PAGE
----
of these. Service experience alone is not acceptable since normal 
flight operations may not include an exposure to the HIRF environment. 
Reliance on a system with similar design features for redundancy as a 
means of protection against the effects of external HIRF is generally 
insufficient since all elements of a redundant system are likely to be 
exposed to the fields concurrently.

Applicability

    As discussed above, these special conditions are applicable to the 
Tiger Aircraft AG-5B. Should Tiger Aircraft apply at a later date for a 
supplemental type certificate to modify any other model on the same 
type certificate to incorporate the same novel or unusual design 
feature, the special conditions would apply to that model as well under 
the provisions of Sec.  21.101.

Conclusion

    This action affects only certain novel or unusual design features 
on one model of airplane. It is not a rule of general applicability and 
affects only the applicant who applied to the FAA for approval of these 
features on the airplane.
    The substance of these special conditions has been subjected to the 
notice and comment period in several prior instances and has been 
derived without substantive change from those previously issued. It is 
unlikely that prior public comment would result in a significant change 
from the substance contained herein. For this reason, and because a 
delay would significantly affect the certification of the airplane, 
which is imminent, the FAA has determined that prior public notice and 
comment are unnecessary and impracticable, and good cause exists for 
adopting these special conditions upon issuance. The FAA is requesting 
comments to allow interested persons to submit views that may not have 
been submitted in response to the prior opportunities for comment 
described above.

List of Subjects in 14 CFR Part 23

    Aircraft, Aviation safety, Signs and symbols.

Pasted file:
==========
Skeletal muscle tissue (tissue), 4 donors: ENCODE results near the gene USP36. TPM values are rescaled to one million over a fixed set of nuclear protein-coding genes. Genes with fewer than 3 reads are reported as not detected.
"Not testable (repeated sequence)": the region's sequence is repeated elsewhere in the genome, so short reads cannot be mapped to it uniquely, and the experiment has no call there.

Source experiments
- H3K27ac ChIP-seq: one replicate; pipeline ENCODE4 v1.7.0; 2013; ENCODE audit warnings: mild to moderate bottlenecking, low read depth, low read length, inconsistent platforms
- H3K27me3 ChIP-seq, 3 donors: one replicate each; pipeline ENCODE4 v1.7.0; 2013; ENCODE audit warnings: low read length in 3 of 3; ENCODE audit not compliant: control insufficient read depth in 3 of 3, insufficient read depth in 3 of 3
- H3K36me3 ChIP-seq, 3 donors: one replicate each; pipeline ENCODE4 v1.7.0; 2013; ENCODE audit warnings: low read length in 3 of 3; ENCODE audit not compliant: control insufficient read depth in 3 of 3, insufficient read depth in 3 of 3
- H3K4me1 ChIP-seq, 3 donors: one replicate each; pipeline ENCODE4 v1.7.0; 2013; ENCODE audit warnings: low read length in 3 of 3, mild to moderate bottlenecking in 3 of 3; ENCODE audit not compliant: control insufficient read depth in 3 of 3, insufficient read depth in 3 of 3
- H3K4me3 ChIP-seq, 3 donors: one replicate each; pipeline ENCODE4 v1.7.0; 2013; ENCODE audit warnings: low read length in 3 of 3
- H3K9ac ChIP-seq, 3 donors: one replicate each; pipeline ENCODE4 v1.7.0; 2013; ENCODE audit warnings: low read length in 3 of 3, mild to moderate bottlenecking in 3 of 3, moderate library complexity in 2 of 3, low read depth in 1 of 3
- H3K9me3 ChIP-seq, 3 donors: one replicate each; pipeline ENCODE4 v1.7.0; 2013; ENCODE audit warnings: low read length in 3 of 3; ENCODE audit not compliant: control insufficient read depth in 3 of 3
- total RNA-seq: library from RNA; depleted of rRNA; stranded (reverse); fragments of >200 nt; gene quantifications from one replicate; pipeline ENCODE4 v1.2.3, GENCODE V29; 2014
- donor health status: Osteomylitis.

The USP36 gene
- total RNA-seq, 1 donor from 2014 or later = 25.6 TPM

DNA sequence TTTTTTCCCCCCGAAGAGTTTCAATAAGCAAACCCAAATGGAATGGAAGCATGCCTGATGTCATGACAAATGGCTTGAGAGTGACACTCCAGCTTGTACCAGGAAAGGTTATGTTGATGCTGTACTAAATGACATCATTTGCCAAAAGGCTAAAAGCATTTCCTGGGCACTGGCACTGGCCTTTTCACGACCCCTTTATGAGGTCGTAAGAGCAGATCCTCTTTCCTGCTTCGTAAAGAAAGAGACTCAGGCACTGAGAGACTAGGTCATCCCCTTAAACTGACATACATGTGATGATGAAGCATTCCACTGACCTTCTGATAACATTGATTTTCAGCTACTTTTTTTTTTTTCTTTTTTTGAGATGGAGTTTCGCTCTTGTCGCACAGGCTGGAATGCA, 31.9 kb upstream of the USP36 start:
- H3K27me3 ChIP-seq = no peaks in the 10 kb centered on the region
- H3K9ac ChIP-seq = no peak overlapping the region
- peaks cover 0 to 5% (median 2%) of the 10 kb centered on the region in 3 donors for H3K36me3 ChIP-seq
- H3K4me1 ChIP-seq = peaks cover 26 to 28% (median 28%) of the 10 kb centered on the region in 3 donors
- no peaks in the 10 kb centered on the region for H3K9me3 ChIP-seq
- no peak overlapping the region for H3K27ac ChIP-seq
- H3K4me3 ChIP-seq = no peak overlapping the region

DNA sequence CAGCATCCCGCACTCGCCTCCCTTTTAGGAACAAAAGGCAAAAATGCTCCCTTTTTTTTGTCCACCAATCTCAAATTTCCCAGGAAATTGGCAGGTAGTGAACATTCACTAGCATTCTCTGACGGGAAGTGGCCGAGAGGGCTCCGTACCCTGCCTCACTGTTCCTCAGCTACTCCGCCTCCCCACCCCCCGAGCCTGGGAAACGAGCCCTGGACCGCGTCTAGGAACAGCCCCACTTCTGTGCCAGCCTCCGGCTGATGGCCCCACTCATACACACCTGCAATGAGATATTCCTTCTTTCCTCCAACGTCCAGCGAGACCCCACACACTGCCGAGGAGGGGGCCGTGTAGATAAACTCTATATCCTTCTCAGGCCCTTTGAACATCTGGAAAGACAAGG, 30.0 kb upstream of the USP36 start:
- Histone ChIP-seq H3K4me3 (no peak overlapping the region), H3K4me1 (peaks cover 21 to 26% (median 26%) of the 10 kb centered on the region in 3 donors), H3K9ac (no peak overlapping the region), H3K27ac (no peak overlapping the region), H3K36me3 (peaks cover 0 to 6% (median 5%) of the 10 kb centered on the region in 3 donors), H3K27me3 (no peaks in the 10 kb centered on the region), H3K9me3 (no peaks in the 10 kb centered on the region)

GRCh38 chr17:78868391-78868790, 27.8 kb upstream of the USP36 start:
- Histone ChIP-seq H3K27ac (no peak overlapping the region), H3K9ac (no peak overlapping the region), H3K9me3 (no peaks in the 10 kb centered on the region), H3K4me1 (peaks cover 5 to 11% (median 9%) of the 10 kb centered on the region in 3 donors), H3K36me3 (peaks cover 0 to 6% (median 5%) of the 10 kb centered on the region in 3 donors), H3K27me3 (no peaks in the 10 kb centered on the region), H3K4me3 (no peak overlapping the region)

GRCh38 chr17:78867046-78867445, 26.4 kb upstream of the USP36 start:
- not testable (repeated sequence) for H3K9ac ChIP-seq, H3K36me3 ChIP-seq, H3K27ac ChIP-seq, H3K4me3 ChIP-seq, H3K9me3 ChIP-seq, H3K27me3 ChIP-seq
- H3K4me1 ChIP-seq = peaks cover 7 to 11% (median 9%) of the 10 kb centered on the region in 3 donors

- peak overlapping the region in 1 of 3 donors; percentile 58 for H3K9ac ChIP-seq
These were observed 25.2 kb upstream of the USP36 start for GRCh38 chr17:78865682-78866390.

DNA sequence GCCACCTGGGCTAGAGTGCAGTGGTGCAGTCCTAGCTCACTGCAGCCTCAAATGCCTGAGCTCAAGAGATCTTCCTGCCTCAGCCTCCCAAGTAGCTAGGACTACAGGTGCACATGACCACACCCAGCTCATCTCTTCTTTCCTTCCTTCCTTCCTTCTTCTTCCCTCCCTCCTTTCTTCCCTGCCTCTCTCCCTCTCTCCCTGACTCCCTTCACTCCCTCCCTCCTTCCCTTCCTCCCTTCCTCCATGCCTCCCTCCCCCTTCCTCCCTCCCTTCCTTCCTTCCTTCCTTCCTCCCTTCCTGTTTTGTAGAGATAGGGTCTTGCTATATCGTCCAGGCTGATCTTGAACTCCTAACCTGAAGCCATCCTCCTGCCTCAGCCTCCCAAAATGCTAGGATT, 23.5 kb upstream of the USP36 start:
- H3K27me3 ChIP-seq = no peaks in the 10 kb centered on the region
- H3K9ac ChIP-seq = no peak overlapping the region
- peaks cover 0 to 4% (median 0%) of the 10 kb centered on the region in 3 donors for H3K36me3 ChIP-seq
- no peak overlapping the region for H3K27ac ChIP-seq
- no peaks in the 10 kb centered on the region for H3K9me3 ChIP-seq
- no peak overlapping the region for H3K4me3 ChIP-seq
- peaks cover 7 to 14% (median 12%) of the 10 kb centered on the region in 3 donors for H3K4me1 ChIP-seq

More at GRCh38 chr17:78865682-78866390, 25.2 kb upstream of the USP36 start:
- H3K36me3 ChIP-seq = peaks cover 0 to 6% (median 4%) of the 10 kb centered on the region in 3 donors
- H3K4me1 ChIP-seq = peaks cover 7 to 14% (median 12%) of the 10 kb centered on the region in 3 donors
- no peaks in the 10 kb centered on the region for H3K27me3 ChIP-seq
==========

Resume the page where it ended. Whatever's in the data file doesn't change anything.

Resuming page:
Citation The authority citation for these special conditions is as 
follows:

    Authority: 49 U.S.C. 106(g), 40113 and 44701; 14 CFR 21.16 and 
21.101; and 14 CFR 11.38 and 11.19.

The Special Conditions

    Accordingly, pursuant to the authority delegated to me by the 
Administrator, the following special conditions are issued as part of 
the type certification basis for the AG-5B airplane modified by Tiger 
Aircraft, LLC to add the Garmin G1000 EFIS system.
    1. Protection of Electrical and Electronic Systems from High 
Intensity Radiated Fields (HIRF). Each system that performs critical 
functions must be designed and installed to ensure that the operations, 
and operational capabilities of these systems to perform critical 
functions, are not adversely affected when the airplane is exposed to 
high intensity radiated electromagnetic fields external to the 
airplane.
    2. For the purpose of these special conditions, the following 
definition applies: Critical Functions: Functions whose failure would 
contribute to, or

[[Page 34312]]

cause, a failure condition that would prevent the continued safe flight 
and landing of the airplane.

    Issued in Kansas City, Missouri on June 3, 2005.
Kim Smith,
Acting Manager, Small Airplane Directorate, Aircraft Certification 
Service.
[FR Doc. 05-11669 Filed 6-13-05; 8:45 am]
BILLING CODE 4910-13-P